Biology of flavorful orange juice

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A “so what” story. That’s how I would label the enticingly titled “Juicy Secrets” investigation of “premium” orange juice by CBC’s Marketplace.

The program claims to reveal secrets that orange juice producers don’t want you to know. What secrets? Simply that some of the flavours lost during processing are added back into the juice. “A miracle of nature has become a miracle of manipulation,” goes the accusation. Actually, I would categorize it more as a significant achievement for modern science.

Anyone who has ever squeezed oranges and stored the juice will attest to dramatic changes in flavour within a few days. The flavour of orange juice is due to hundreds of compounds, with linalool, limonene, beta-phellandrene, terpinene-4-ol, ethyl-3-hydroxyhexanoate, geraniol, decanal, octanal, myrcene, citral, nerol, octanol and decanol being among the major components. Of course the exact composition varies according to the type of orange, climatic conditions and ripeness when picked. And chemical changes begin to occur as soon as juice is squeezed. Some compounds react with oxygen in the air, others are subjected to the activity of enzymes released during squeezing, natural yeasts present in the orange trigger fermentation and any bacteria present begin to multiply. If freshly squeezed orange juice were just sealed in a container and distributed, it would quickly spoil.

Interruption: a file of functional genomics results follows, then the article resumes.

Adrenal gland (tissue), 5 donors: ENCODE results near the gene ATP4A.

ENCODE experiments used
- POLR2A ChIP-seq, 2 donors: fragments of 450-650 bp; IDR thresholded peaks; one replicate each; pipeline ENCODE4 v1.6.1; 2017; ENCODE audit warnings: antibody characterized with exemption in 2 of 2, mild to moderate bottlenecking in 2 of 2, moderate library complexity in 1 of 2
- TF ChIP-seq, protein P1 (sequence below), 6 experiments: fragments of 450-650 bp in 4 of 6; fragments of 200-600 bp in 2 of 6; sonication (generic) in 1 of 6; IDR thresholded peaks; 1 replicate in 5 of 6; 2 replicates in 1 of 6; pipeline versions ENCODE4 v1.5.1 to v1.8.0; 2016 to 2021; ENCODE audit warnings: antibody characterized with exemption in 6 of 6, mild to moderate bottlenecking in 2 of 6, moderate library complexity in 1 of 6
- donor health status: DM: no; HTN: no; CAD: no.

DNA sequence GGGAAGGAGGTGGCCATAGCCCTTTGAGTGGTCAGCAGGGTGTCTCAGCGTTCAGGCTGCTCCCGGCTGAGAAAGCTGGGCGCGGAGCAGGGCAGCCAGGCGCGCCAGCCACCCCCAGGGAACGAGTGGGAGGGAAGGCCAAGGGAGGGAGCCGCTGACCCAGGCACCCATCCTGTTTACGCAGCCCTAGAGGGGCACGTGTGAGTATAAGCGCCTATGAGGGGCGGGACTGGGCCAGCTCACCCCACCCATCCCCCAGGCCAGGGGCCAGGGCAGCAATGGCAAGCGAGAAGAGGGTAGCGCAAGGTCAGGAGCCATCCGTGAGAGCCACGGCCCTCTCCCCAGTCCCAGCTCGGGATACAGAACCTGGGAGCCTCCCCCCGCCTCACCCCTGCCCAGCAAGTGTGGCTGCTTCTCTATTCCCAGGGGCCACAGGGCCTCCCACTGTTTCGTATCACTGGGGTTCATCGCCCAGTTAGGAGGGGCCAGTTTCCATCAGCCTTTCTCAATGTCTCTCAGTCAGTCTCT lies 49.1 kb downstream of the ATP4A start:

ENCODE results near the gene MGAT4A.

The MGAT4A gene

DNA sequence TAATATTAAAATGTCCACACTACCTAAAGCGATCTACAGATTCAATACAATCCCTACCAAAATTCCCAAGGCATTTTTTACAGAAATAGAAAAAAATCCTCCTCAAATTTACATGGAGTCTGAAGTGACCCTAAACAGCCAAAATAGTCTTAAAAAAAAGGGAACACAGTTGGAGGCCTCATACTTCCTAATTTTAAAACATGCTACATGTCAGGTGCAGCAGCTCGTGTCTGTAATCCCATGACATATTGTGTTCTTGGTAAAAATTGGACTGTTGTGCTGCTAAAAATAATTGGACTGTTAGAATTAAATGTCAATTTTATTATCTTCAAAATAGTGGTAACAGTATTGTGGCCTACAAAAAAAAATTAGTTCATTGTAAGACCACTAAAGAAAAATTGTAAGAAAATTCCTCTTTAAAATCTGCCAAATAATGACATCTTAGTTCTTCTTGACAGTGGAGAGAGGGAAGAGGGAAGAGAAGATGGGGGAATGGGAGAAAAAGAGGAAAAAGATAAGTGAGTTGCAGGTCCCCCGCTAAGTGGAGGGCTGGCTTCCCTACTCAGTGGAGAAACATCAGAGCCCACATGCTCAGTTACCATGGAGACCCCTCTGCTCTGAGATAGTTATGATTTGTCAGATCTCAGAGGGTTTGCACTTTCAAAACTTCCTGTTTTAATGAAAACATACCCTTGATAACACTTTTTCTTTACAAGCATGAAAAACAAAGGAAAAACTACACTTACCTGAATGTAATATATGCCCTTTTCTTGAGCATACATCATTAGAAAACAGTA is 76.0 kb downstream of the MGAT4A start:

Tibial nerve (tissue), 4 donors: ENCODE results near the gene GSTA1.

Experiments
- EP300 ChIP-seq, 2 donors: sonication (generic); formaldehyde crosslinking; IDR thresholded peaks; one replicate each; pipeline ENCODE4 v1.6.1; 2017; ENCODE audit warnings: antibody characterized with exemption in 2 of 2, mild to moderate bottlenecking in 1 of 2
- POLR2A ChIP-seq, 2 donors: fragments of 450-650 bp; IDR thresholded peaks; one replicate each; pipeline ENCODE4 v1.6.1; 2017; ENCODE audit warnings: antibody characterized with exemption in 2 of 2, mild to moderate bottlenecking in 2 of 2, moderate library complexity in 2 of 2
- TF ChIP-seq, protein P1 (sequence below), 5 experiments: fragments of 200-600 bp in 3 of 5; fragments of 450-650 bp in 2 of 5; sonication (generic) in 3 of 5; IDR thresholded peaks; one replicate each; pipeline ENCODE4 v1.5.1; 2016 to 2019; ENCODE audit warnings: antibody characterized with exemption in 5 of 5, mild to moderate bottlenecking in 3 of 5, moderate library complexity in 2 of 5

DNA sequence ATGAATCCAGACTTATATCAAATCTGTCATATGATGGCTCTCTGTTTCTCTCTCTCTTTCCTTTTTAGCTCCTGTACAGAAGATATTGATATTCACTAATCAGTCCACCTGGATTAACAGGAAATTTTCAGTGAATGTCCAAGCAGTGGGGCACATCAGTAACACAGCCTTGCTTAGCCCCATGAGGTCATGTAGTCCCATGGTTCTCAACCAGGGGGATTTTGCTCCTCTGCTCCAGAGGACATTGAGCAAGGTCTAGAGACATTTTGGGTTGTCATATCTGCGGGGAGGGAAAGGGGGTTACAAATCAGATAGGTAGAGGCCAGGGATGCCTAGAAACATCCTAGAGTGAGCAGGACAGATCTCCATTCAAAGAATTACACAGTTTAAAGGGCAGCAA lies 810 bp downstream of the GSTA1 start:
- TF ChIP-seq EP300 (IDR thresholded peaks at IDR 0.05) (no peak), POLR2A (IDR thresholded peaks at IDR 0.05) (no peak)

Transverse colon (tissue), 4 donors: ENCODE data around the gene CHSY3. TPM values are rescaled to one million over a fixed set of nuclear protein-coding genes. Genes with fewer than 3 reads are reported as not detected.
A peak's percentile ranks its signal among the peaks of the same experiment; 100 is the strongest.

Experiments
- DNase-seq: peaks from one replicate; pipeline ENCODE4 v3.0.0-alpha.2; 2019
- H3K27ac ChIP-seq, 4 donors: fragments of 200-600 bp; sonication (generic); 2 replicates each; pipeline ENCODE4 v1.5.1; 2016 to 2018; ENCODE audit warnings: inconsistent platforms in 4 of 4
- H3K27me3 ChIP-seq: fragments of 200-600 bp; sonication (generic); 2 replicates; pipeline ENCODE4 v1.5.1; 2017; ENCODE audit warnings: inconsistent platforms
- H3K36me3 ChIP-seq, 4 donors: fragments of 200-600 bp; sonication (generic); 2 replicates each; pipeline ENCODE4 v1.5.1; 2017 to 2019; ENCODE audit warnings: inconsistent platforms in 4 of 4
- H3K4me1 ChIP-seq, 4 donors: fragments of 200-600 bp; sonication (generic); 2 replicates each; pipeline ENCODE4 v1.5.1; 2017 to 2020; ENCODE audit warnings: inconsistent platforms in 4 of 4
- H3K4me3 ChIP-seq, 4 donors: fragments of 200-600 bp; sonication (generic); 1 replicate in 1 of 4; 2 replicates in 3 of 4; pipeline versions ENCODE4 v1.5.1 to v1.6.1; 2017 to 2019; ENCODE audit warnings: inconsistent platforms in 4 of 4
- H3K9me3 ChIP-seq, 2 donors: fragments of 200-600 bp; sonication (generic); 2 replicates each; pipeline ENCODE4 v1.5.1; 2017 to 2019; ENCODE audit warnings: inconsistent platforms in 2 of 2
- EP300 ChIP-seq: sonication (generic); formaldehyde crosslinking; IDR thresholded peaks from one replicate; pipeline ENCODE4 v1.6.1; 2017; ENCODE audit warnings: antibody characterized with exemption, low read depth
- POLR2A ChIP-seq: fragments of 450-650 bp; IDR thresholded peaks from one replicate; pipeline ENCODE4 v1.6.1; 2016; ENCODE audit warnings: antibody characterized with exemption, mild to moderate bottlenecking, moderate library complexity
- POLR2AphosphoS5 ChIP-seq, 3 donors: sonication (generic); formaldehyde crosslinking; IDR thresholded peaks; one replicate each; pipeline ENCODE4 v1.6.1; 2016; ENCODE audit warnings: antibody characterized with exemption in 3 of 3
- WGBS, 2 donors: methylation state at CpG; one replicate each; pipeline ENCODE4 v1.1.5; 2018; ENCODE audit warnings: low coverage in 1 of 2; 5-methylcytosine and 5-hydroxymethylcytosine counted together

What consumers look for is good taste and safety. And the so-called “premium” products deliver that, thanks to a great deal of scientific research.

Read full, original article: The Right Chemistry: Thanks to science, we get orange juice all year